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One of his duties was a guidon bearer for the battalion headquarters when he served at Fort McClellan, Alabama.
In this position, Chandler would carry the unit's flag signifying its designation and branch/corps affiliation. In drill and ceremonies, Chandler would join the unit's commander in front of the formation.
"I enjoyed doing the guidon," Chandler said. "They needed one and I volunteered for it."
"It was special on parade days," he said, noting however, that middle of the summer in Fort McClellan, Alabama was not an easy time for troops. "They (fellow soldiers) would pass out."
It was his job to go to the sick bay to check on soldiers.
In addition to his duties as a guidon, Chandler became quite a sharpshooter.
His cousin, Herbert, had shown him how to fire guns and pistols when he was a boy seemingly helping to prep him for the U.S. Army. Chandler's skills made him the envy of many of his comrades and superiors.
"These people were shooting in the ground and all over," Chandler said. "I put round after round into the bulls eye. After I shot 30 in there, the range officer said, 'Can you do that again? I said 'yes, sir.'
Chandler said he proceeded to shoot at the target again missing the bull's eye only once. His marksmanship was rewarded with an official U.S. Army citation.
Chandler was later transferred to a National Guard rifle company unit in Orangeburg in 1956 before bring transferred to rifle company unit in the Wichita Kansas National Guard. In both units he continued to serve as company clerk.
Chandler would also become quite an expert in the M1 rifle, the carbine rifle and the .45-caliber pistol.
"I taught people on weekend drills how to break down a weapon and how to field strip, clean and put together an M1 blindfolded," he said. "I had to go through that training too. I just learned it the first time."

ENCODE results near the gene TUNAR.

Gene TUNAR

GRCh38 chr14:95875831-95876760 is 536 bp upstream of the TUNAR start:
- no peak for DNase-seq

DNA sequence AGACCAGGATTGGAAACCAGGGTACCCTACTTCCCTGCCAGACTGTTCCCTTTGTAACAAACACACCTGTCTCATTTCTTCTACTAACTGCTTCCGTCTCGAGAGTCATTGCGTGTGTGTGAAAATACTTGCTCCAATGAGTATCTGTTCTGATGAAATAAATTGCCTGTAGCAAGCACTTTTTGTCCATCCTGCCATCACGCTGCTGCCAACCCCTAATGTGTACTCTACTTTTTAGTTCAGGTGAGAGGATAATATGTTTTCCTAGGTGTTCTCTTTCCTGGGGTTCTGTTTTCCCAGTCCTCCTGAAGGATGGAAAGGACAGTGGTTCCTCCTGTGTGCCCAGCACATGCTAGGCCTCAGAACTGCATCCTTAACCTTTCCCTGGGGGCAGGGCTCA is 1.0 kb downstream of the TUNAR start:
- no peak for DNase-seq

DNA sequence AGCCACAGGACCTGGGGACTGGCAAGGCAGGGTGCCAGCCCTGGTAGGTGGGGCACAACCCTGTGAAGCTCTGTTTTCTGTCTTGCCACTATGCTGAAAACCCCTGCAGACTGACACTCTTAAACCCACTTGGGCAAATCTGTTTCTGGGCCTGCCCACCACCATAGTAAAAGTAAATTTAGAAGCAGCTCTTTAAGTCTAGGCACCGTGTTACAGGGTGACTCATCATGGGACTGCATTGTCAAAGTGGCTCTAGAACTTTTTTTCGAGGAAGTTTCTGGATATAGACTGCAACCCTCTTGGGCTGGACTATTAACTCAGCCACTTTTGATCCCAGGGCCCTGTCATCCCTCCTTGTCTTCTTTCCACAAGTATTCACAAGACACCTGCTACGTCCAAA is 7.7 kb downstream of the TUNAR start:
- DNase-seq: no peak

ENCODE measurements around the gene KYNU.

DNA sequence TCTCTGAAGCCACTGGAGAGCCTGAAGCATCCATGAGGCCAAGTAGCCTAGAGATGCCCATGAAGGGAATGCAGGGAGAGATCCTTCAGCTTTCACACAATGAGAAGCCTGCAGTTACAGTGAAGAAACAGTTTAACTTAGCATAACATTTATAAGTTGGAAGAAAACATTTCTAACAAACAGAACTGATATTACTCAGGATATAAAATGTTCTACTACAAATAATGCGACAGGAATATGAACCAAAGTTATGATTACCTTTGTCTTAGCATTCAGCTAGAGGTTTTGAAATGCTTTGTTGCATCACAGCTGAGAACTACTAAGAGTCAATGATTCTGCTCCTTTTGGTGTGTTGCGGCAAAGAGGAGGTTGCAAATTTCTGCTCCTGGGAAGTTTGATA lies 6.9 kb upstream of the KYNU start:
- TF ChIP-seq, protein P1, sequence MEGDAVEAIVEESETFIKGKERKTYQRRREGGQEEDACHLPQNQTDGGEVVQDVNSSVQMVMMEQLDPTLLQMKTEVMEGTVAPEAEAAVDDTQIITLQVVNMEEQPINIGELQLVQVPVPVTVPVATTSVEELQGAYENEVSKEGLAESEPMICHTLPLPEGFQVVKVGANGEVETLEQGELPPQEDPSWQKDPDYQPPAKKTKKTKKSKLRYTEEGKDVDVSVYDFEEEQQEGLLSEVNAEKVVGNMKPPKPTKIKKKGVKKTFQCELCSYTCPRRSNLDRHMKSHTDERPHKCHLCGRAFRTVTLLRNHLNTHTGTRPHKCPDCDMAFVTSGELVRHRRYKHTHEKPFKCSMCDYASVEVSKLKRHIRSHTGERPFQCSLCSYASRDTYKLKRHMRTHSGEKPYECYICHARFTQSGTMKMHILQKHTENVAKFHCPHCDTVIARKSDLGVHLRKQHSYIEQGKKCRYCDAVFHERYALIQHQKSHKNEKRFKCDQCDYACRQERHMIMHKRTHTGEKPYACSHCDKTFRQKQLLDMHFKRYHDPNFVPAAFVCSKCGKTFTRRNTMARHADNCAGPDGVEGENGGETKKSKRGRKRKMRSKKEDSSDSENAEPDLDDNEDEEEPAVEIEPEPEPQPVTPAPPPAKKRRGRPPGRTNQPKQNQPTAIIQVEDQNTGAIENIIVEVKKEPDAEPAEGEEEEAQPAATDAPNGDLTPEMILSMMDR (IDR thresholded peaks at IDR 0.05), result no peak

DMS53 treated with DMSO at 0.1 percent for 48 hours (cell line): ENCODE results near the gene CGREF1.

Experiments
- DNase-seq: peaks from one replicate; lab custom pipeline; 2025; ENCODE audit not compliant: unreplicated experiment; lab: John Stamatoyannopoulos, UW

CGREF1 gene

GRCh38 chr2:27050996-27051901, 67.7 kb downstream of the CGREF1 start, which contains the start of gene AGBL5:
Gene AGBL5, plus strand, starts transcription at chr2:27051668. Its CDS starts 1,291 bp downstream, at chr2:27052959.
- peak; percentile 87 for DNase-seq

Chandler's shooting prowess was recognized by U.S. Army superiors and he was told that in the event of war he would transferred to an anti-tank unit.
But this never happened. He never saw battle.
"I wanted to go to Korea," Chandler said.
In 1958, Sgt. Chandler resigned from the U.S. Army after serving 7-1/2 years in an effort to continue his services in the retail service sector as a member of S.H. Kress Co.
Chandler went on to have quite the career with S.H. Kress, serving in all areas of the company and becoming a top executive as a store planning director in areas such as New York City, Philadelphia and Houston, Texas.
Chandler designed 40 stores across the United States for Kress.
In 1980, Chandler retired from the company taking a job with a manufacturing company Southern Associated Mills in Nashville, Tennessee.
After five years, he left SAM and then purchased Ferse 5&10 and moved back to Orangeburg. He owned the store through the spring of 2016.
Looking back, Chandler says he agrees with Tom Brokaw's assessment of the World War II generation being "The Greatest Generation." He pointed to just the people in his circle of life such as his brother and his cousin.
"Look at what the United States did," he said.
The Stories of Honor series features veterans weekly in The T&D and at TheTandD.com through Aug. 11. The series will be followed up with a commemorative special section on Sunday, Aug. 18, and a special event honoring all featured veterans the following week on the campus of South Carolina State University.